Pet Sounds: A series in which teaching staff and students from the English Department reflect on a piece of music or song. [Read all entries.] [Revisit the “Headspace” series.] [Revisit the “Ongoing” series.] [Revisit the “Interrogative” series.]
On Friday 14 July 2017, four more pro-democracy lawmakers—‘Long Hair’ Leung Kwok-hung, Nathan Law Kwun-chung, Edward Yiu Chung-yim and Lau Siu-lai—were removed from the Legco over their ‘improper’ oath-taking, following last year’s dismissal of Yau Wai-ching and Sixtus ‘Baggio’ Leung Chung-hang.
I started writing this piece that day, when I was standing in the crowd in a hurriedly organised assembly outside the Legislative Council, but I haven’t edited it until now, a few weeks later. I thought I could finish this piece in tranquility but no, I am instead writing it in rage, angry at the absurdity of it all, and angry for the seeming nonchalance of some people in the city in face of the collapse of a democratic system.
To be honest, there were far fewer people than I expected at the assembly in support of the ousted lawmakers. I was hoping that more people would be outraged by the court’s reinterpretation of the Basic Law concerning oath-taking.
Perhaps many Hongkongers are hypocrites. On the one hand, they know well when and how to complain as a customer and fight vigorously against any subjective injustice that threatens their interests. On the other hand, they are silent about Chinese authoritarianism abusing the autonomy of Hong Kong—as though this is not an issue at all, or it never happens.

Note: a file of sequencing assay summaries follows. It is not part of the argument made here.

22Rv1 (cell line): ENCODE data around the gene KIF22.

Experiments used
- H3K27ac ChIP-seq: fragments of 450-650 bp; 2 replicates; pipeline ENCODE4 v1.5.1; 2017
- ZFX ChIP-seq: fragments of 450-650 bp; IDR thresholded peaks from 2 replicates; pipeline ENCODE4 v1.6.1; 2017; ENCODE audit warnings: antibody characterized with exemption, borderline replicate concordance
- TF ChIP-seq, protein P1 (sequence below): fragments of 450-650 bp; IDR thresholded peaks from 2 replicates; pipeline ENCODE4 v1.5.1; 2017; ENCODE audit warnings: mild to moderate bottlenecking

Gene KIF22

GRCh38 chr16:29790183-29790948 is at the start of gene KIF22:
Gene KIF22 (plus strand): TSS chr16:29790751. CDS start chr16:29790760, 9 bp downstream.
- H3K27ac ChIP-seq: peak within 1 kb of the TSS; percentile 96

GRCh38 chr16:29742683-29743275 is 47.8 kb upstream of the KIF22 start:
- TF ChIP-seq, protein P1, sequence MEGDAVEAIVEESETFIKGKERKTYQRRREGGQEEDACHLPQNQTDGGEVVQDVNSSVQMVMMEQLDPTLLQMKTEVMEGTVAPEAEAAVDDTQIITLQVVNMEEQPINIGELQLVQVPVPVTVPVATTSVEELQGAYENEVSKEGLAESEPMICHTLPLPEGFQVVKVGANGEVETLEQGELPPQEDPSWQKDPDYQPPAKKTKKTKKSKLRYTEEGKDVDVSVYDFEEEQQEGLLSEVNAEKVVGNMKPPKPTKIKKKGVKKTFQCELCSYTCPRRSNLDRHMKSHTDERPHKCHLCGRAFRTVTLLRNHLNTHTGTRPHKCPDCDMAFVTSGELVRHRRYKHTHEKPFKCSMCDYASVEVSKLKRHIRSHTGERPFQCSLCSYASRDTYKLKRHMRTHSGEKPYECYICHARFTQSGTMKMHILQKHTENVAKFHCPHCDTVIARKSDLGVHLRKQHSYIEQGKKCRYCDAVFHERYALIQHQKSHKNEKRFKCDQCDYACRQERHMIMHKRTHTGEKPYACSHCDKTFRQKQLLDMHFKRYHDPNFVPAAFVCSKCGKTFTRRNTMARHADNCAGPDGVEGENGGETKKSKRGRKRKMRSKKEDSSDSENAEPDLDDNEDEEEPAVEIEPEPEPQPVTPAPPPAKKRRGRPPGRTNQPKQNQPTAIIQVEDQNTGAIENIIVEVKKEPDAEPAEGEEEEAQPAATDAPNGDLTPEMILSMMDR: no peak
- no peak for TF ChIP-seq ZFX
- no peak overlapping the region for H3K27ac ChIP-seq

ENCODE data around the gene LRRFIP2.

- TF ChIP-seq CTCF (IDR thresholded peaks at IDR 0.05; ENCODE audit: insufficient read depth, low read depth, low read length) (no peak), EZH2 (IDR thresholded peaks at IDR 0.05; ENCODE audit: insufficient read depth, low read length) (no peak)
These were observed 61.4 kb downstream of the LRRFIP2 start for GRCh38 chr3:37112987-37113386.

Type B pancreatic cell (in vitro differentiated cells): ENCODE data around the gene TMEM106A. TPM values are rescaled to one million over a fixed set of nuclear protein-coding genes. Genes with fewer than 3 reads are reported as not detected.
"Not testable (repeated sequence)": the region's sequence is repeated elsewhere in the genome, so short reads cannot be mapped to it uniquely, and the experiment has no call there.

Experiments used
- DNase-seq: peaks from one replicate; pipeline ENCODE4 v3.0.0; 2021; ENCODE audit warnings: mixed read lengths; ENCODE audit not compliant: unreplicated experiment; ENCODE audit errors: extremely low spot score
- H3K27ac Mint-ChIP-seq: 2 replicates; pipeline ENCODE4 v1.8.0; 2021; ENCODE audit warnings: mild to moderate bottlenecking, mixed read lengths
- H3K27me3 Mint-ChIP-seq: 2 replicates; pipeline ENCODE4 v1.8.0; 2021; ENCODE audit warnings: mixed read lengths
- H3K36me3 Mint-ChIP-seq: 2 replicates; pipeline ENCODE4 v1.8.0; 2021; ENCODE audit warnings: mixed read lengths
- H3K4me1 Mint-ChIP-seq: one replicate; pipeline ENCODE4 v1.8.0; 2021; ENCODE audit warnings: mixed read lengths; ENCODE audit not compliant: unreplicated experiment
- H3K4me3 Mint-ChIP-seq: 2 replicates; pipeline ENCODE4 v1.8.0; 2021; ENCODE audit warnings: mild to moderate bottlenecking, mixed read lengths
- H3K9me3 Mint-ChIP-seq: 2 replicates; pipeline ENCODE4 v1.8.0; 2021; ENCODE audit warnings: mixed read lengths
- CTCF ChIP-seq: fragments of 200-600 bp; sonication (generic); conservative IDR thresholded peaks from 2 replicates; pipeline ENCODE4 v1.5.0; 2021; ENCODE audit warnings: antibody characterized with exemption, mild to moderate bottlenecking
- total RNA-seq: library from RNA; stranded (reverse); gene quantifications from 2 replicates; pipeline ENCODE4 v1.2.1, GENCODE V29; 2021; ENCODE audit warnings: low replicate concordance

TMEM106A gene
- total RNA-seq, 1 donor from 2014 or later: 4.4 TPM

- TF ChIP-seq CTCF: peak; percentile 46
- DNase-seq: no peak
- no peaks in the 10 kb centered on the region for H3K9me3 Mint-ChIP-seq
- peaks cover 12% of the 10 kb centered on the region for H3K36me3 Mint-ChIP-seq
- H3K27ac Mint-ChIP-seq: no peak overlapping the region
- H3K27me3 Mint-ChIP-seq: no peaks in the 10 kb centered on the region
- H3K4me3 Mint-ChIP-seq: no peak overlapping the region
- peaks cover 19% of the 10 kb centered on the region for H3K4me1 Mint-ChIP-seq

Here, then, is a song to those who pretend to be asleep,《給睡了的人》. Released in 2012, it was written by the indie singer-songwriter Serrini. It depicts the apathy of the general public towards the proposed ‘brain-washing’ national education curriculum, and it calls for Hongkongers to wake up, pay attention, and bravely voice their discontent, instead of allowing those in power to take away what matters to them bit by bit.
Revolt and unveil the truth you behold
Justice is never served as a one-man show
The direction our society can go
Depending on the dedication we hold
It has already been two weeks since the removal of the four lawmakers, and it seems that the (Chinese) government does not plan to give the pro-democratic camp any breathing space. The latest appointment of the clearly pro-Beijing school principal Christine Choi Yuk-lin as the education undersecretary, in my opinion, may lead to the reboot of the national education scheme. In the midst of a hurricane, some people are able to still indifferently turn a blind eye to what is happening around them. But I hope they understand that trouble will look for them someday. None of us could survive this.
This “Pet Sounds” piece, one day, may serve as evidence to prove my guilt as a dissenter to China.
Englebert Tse is an MALCS (MA in Literary and Comparative Studies) graduate (Class of 2017) at the Department of English. He was also the President of Enamor – HKBU English Language and Literature Society 1617. [Read all entries by Englebert here.]